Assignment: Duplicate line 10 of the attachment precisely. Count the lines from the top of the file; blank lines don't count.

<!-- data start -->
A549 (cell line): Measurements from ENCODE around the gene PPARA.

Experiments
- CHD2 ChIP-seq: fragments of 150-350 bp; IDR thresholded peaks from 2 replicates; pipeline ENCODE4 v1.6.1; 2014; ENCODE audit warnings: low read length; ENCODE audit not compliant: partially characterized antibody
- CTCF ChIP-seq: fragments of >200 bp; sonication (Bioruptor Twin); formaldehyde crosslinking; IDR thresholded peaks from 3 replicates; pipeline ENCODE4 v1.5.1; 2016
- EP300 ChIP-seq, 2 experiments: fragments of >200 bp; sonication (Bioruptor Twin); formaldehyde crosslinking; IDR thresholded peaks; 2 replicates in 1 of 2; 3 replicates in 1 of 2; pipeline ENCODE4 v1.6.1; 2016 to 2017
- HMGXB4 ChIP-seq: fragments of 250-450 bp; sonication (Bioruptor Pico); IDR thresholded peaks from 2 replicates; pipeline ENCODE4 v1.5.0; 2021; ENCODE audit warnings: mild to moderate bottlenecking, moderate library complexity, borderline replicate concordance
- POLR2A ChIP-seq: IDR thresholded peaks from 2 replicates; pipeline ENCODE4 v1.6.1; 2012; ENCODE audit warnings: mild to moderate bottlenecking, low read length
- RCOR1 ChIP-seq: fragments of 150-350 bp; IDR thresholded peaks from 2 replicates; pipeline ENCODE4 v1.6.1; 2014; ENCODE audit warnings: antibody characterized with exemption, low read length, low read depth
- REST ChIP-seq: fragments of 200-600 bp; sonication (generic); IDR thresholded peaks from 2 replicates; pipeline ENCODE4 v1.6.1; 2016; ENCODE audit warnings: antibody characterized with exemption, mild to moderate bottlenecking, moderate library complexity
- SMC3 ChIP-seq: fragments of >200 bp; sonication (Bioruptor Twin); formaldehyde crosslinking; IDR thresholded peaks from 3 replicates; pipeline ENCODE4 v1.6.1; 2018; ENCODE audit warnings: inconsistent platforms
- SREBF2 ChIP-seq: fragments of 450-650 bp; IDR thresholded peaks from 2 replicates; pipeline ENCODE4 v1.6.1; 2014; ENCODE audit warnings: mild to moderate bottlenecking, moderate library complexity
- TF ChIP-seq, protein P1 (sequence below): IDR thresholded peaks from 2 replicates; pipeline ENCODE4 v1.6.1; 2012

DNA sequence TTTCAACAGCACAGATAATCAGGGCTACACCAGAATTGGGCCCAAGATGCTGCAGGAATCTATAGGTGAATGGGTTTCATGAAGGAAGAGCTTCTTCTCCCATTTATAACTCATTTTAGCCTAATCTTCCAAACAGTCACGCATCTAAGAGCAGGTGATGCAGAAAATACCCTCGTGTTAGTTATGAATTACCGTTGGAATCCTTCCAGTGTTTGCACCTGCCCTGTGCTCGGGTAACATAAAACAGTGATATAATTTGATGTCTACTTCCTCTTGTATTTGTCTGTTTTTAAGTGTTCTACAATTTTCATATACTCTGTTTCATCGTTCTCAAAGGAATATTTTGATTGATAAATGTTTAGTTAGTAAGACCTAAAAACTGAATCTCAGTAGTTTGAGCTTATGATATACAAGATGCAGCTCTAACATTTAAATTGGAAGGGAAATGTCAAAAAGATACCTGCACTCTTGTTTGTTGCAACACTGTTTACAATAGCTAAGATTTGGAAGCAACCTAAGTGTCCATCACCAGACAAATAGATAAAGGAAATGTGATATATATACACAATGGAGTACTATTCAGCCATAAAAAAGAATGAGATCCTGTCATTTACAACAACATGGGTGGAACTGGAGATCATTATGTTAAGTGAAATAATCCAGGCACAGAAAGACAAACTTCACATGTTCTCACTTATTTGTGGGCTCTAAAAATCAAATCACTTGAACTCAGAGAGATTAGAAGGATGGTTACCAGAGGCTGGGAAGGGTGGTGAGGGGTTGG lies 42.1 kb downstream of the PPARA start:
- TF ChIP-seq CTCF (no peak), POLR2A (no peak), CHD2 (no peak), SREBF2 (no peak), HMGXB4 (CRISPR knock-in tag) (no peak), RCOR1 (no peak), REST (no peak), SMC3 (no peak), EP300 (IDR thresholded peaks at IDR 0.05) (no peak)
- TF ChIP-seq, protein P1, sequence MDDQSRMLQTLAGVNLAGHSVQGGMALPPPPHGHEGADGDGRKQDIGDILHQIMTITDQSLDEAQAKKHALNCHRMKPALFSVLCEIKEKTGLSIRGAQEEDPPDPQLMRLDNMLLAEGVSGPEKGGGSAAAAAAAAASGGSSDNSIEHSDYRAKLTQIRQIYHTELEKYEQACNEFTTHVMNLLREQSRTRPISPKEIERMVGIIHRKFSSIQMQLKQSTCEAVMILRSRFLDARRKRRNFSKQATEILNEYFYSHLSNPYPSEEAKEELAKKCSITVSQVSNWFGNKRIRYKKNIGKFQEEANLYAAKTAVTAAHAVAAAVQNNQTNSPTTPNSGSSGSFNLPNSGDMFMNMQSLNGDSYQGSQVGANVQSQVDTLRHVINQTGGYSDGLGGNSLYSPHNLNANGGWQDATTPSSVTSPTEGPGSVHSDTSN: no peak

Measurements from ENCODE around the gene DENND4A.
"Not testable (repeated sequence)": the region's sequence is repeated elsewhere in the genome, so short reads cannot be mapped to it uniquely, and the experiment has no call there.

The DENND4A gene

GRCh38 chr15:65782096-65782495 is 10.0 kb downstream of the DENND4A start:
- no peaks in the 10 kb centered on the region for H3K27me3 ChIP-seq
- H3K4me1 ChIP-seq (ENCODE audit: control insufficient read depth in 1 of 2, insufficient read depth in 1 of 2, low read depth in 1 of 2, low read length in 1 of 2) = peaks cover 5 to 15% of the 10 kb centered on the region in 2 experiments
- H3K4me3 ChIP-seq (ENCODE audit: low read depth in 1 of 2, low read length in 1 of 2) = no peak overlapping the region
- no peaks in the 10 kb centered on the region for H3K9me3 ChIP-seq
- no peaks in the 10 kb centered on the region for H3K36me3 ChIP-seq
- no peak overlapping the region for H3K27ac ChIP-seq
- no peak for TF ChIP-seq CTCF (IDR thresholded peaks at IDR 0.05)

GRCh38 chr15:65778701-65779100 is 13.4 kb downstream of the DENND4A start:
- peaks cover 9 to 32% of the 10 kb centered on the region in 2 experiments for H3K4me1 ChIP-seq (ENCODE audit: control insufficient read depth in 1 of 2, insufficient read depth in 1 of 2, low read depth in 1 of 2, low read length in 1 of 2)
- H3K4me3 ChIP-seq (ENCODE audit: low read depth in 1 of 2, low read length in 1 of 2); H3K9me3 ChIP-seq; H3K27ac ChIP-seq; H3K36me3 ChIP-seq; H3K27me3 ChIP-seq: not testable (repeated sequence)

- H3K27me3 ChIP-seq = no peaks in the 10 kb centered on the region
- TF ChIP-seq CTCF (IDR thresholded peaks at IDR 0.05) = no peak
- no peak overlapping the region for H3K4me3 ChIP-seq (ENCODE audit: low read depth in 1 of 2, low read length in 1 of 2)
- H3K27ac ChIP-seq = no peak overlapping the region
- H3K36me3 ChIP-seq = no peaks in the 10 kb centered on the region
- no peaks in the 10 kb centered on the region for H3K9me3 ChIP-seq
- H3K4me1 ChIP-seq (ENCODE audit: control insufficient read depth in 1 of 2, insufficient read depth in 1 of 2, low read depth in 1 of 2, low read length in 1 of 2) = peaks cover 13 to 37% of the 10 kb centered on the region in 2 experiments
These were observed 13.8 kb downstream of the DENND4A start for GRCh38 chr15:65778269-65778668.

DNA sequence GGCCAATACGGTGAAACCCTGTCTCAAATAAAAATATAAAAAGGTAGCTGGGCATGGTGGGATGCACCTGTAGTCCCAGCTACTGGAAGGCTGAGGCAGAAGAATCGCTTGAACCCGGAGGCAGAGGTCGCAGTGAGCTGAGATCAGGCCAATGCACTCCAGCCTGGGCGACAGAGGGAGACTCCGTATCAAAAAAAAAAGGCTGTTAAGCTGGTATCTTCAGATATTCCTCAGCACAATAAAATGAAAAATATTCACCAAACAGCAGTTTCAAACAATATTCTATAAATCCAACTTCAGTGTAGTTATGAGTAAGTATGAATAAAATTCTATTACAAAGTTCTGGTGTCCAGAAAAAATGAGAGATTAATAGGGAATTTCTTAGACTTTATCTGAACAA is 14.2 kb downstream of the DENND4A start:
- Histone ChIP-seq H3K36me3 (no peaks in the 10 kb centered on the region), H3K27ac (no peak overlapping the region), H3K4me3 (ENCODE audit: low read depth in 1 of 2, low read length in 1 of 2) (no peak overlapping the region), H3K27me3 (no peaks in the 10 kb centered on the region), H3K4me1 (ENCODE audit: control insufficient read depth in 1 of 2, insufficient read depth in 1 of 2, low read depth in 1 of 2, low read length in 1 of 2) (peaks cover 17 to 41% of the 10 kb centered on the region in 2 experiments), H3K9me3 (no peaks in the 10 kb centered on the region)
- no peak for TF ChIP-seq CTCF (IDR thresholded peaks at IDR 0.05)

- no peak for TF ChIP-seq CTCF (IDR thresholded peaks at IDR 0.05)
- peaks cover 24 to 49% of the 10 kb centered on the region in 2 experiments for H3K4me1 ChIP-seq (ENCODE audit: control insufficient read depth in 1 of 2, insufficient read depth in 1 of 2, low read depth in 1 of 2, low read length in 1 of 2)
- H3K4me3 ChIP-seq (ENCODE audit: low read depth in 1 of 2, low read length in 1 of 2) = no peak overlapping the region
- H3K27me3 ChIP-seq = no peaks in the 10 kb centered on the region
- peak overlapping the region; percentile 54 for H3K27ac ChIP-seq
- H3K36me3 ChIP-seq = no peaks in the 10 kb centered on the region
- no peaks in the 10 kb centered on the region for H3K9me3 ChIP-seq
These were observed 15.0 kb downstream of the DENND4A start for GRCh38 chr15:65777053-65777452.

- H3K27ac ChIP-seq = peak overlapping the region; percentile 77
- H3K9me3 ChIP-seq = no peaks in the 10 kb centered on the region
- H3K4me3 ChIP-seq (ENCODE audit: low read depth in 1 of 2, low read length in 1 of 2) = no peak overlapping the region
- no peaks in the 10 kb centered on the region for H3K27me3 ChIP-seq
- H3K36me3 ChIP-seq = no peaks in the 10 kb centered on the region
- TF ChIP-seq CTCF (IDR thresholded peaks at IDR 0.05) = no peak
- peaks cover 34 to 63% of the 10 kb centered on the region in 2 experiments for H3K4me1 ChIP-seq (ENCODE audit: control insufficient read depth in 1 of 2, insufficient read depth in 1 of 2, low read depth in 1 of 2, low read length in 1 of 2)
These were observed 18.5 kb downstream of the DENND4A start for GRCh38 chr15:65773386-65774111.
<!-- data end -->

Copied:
- SMC3 ChIP-seq: fragments of >200 bp; sonication (Bioruptor Twin); formaldehyde crosslinking; IDR thresholded peaks from 3 replicates; pipeline ENCODE4 v1.6.1; 2018; ENCODE audit warnings: inconsistent platforms